Intermittent fasting is a diet plan that helps you lose weight without restricting what you eat.
As the world paces forward in technological advancements, people are unfortunately regressing when it comes to eating habits. Because of this, diets such as intermittent fasting are gaining popularity, as they aim to help you lose unhealthy weight and treat other health-related issues.
Intermittent fasting is an eating pattern that controls your eating and fasting periods. A research team at the University of Toronto released results in the journal, Cell Research, about the positive effects of alternate-day intermittent fasting. It revealed that six weeks of intermittent fasting reduced the risk of obesity and other metabolic disorders without having to count calorie intake.
The researchers exposed a group of mice to 16 weeks of intermittent fasting. During this diet, they were fed for two days, followed by one day of fasting. Their calorie intake during the feeding days was not taken into account. Additionally, another group of mice, who served as a control group, continued to eat the same amount of food every day for the duration of the study.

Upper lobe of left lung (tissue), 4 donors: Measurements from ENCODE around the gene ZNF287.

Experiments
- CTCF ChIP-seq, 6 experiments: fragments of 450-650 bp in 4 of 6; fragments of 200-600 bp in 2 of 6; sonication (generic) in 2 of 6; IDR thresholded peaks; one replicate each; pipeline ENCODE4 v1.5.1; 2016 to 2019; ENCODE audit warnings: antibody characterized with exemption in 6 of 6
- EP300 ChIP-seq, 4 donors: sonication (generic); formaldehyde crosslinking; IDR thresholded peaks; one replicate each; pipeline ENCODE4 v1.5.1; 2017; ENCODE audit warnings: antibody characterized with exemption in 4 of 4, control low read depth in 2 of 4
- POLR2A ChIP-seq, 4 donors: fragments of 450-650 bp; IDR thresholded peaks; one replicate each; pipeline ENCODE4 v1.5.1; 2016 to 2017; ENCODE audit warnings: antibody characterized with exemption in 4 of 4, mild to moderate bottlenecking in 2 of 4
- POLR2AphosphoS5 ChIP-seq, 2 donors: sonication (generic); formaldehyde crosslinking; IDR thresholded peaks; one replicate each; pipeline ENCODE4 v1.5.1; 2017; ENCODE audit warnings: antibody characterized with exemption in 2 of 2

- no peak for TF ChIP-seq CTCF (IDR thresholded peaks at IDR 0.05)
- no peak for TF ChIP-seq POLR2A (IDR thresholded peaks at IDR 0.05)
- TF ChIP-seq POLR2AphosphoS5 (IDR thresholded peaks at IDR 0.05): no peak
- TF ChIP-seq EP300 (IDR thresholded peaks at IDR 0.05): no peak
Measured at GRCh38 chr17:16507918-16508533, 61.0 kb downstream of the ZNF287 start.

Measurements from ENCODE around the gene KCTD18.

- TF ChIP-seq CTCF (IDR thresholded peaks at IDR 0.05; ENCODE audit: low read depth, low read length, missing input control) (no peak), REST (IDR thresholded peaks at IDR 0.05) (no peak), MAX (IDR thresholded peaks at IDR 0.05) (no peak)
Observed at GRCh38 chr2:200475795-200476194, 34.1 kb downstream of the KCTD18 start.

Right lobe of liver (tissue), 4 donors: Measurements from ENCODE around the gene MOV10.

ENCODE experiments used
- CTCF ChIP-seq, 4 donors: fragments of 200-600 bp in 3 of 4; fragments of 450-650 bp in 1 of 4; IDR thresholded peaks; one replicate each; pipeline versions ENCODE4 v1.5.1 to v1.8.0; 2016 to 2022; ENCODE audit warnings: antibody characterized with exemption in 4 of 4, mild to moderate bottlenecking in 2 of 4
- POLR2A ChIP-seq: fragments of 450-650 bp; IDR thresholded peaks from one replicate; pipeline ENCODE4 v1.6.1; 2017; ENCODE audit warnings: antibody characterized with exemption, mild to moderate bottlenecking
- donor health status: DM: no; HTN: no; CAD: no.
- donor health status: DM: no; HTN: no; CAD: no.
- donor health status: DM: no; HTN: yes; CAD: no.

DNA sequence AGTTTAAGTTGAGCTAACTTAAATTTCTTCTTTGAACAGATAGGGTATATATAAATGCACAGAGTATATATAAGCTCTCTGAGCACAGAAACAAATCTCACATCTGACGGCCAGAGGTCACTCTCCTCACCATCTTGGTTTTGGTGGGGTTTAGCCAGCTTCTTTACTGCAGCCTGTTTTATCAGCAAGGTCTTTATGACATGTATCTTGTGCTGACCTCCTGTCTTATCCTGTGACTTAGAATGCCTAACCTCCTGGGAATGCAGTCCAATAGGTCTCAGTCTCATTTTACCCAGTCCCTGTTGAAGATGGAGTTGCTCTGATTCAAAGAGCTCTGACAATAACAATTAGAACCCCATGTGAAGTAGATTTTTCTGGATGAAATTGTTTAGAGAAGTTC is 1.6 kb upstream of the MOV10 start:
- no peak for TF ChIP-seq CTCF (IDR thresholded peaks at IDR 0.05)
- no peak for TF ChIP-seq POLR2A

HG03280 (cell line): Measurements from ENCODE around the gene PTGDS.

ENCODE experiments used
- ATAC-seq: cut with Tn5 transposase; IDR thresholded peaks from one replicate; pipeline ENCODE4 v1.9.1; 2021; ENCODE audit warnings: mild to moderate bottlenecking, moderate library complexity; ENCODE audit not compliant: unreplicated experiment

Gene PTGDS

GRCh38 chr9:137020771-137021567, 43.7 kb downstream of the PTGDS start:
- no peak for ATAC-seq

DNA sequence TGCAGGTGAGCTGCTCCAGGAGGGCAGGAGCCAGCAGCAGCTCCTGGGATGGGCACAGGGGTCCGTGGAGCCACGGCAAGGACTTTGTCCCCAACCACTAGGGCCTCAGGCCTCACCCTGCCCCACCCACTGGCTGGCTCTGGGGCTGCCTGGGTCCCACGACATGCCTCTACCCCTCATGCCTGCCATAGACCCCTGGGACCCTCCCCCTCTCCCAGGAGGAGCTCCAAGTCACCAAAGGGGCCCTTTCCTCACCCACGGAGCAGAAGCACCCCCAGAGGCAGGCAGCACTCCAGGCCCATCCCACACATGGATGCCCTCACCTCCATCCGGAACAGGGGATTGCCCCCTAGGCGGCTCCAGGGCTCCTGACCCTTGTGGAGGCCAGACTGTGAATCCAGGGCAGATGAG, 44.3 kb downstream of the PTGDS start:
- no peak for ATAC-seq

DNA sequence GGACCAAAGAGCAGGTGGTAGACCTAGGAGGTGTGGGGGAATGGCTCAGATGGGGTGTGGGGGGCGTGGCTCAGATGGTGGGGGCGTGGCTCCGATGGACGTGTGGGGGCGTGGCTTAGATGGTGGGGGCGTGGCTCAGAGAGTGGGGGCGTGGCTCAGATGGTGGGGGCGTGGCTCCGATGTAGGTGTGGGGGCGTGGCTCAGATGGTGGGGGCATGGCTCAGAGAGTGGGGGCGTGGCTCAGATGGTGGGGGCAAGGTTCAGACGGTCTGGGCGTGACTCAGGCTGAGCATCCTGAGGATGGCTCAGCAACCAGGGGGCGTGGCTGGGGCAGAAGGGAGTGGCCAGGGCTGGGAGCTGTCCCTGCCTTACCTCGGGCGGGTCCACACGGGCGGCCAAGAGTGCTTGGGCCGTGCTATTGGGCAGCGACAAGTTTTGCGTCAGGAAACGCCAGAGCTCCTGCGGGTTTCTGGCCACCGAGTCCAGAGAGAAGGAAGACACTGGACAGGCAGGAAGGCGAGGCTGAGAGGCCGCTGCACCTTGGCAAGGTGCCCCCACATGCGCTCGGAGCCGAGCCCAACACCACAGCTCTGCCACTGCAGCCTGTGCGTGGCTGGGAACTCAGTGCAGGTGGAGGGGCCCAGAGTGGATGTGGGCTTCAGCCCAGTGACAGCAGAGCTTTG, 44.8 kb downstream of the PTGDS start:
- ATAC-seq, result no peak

After the period of the study, the mice in the fasting group weighed less than those in the control group. After a thorough analysis, the researchers found that this particular pattern of fasting lowered the amount of fat in the bloodstream. More surprisingly, it also improved the metabolism function as well as the glucose and insulin systems of the mice.
They found that intermittent fasting changes the way your body responds to inflammation, as fasting activates the anti-inflammatory properties in your blood vessels.
Take the word “fasting” with a pinch of salt, though. Instead of depriving yourself of food for the whole day, plan your diet around some fresh fruits, vegetables and plenty of water.
For those suffering from obesity or metabolic disorders, on-and-off fasting that requires single-day fasting after two days of eating might serve as a fuss-free plan to lose weight. Intermittent fasting also does not involve food restrictions or detailed calorie-counting. Nevertheless, it is always safer to consult your GP before embarking on a new diet pattern.